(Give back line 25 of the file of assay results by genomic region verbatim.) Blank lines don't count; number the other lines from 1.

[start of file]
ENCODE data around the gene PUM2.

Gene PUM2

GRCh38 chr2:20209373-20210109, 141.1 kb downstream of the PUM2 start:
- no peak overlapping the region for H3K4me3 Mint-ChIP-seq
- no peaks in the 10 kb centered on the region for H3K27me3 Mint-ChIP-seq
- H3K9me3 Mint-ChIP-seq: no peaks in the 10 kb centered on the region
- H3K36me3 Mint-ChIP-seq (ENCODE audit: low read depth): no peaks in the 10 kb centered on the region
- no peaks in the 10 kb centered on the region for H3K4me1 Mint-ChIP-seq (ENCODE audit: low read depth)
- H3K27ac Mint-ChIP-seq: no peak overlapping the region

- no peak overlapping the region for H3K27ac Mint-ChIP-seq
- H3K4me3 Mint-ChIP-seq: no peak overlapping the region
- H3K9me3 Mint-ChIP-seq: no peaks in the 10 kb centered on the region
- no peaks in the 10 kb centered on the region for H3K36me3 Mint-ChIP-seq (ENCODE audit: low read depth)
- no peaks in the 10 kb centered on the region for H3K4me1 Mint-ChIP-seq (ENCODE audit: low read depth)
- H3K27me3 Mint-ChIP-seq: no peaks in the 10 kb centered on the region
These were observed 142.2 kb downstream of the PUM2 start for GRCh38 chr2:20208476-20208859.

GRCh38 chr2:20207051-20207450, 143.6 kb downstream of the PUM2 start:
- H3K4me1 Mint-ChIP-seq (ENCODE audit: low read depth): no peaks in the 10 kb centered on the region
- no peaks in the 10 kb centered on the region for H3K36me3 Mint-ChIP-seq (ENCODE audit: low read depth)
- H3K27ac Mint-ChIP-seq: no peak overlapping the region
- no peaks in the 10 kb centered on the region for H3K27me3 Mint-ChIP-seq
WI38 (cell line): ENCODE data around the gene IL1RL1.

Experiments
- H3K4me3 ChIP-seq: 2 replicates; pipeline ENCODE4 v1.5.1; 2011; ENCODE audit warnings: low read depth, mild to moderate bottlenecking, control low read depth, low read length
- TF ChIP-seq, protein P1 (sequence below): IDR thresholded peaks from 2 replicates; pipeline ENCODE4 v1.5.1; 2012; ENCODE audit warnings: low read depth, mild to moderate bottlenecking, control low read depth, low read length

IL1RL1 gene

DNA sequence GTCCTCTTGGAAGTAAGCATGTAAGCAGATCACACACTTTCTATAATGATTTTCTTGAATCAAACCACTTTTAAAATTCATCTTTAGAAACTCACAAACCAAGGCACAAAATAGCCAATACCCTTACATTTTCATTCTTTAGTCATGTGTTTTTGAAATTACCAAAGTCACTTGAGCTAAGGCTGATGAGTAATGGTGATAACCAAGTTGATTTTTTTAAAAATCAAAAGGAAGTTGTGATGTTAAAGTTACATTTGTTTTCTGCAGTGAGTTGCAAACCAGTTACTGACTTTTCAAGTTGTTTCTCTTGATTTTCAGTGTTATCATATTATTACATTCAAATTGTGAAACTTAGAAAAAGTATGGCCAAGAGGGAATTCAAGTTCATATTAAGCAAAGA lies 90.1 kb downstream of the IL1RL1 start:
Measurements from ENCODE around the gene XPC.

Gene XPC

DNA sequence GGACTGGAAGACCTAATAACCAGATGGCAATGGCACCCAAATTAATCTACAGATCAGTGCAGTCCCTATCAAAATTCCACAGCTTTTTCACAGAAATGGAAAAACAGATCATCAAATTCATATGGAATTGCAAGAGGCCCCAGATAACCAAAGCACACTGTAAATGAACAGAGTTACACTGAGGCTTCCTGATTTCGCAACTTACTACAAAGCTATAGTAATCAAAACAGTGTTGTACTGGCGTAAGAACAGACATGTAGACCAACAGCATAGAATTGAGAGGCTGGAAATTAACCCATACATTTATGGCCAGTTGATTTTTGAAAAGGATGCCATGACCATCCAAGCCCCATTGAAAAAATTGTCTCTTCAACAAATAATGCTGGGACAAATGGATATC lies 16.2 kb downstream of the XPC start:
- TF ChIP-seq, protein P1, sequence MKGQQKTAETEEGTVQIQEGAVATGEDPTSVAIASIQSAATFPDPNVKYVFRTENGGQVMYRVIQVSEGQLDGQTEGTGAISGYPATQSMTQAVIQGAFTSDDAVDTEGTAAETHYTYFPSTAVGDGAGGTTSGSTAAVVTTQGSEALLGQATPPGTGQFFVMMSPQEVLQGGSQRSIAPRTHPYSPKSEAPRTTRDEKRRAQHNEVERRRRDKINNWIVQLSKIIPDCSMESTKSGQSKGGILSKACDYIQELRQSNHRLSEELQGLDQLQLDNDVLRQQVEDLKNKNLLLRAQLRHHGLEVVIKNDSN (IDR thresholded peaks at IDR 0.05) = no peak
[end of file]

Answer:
- TF ChIP-seq, protein P1 (sequence below): IDR thresholded peaks from 2 replicates; pipeline ENCODE4 v1.5.1; 2012; ENCODE audit warnings: low read depth, mild to moderate bottlenecking, control low read depth, low read length